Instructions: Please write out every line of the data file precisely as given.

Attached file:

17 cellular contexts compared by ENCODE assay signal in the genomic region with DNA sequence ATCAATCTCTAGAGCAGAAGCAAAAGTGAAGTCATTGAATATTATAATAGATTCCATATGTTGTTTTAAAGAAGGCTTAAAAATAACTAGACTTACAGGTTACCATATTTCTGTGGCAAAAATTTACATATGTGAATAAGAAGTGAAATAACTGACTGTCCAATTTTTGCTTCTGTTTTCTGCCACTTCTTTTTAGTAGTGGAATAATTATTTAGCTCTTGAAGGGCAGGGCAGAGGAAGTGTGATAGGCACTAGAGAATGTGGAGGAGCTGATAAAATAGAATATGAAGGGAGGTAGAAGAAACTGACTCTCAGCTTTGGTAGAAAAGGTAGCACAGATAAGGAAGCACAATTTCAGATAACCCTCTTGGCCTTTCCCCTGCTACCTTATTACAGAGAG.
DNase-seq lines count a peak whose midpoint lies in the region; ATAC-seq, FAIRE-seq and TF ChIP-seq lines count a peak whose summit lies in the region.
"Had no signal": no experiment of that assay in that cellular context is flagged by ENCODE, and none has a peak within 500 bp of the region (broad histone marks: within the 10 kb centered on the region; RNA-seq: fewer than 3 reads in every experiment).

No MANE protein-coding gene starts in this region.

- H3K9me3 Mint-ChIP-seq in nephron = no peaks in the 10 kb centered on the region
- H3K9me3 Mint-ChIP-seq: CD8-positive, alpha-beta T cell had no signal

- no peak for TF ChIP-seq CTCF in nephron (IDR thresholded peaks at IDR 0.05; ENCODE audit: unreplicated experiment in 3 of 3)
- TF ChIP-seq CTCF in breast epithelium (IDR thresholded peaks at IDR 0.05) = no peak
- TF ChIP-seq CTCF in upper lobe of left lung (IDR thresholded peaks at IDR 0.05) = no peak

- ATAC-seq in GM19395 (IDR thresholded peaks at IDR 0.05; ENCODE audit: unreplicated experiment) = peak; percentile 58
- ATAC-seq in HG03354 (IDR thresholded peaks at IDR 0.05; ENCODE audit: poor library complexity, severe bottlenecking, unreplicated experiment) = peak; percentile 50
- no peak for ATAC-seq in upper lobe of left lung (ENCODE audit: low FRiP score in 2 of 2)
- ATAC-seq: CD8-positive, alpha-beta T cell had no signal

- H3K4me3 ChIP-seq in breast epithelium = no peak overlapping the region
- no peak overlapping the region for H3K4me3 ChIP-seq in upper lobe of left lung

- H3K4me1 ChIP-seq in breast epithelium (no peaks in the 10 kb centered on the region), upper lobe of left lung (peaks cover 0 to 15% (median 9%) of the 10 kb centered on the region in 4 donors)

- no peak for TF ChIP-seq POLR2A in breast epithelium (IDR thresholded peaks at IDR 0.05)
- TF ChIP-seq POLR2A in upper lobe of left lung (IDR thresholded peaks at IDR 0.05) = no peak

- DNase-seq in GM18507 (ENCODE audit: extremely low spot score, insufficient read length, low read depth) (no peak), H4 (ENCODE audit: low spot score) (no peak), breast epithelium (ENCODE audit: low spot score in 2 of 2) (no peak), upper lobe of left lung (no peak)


17 cellular contexts compared by ENCODE assay signal in the genomic region with DNA sequence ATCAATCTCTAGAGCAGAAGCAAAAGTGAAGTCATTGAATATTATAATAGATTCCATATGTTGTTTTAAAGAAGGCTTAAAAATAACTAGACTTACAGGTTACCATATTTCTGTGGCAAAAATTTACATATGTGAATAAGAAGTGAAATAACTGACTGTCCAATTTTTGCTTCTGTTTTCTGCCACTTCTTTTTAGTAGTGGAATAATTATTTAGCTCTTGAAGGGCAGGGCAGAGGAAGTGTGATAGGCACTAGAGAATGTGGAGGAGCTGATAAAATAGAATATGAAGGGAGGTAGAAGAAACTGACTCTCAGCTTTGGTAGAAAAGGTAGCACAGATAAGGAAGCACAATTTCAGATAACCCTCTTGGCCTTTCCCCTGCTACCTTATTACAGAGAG.
DNase-seq lines count a peak whose midpoint lies in the region; ATAC-seq, FAIRE-seq and TF ChIP-seq lines count a peak whose summit lies in the region.
"Had no signal": no experiment of that assay in that cellular context is flagged by ENCODE, and none has a peak within 500 bp of the region (broad histone marks: within the 10 kb centered on the region; RNA-seq: fewer than 3 reads in every experiment).

No MANE protein-coding gene starts in this region.

- H3K9me3 Mint-ChIP-seq in nephron = no peaks in the 10 kb centered on the region
- H3K9me3 Mint-ChIP-seq: CD8-positive, alpha-beta T cell had no signal

- no peak for TF ChIP-seq CTCF in nephron (IDR thresholded peaks at IDR 0.05; ENCODE audit: unreplicated experiment in 3 of 3)
- TF ChIP-seq CTCF in breast epithelium (IDR thresholded peaks at IDR 0.05) = no peak
- TF ChIP-seq CTCF in upper lobe of left lung (IDR thresholded peaks at IDR 0.05) = no peak

- ATAC-seq in GM19395 (IDR thresholded peaks at IDR 0.05; ENCODE audit: unreplicated experiment) = peak; percentile 58
- ATAC-seq in HG03354 (IDR thresholded peaks at IDR 0.05; ENCODE audit: poor library complexity, severe bottlenecking, unreplicated experiment) = peak; percentile 50
- no peak for ATAC-seq in upper lobe of left lung (ENCODE audit: low FRiP score in 2 of 2)
- ATAC-seq: CD8-positive, alpha-beta T cell had no signal

- H3K4me3 ChIP-seq in breast epithelium = no peak overlapping the region
- no peak overlapping the region for H3K4me3 ChIP-seq in upper lobe of left lung

- H3K4me1 ChIP-seq in breast epithelium (no peaks in the 10 kb centered on the region), upper lobe of left lung (peaks cover 0 to 15% (median 9%) of the 10 kb centered on the region in 4 donors)

- no peak for TF ChIP-seq POLR2A in breast epithelium (IDR thresholded peaks at IDR 0.05)
- TF ChIP-seq POLR2A in upper lobe of left lung (IDR thresholded peaks at IDR 0.05) = no peak

- DNase-seq in GM18507 (ENCODE audit: extremely low spot score, insufficient read length, low read depth) (no peak), H4 (ENCODE audit: low spot score) (no peak), breast epithelium (ENCODE audit: low spot score in 2 of 2) (no peak), upper lobe of left lung (no peak)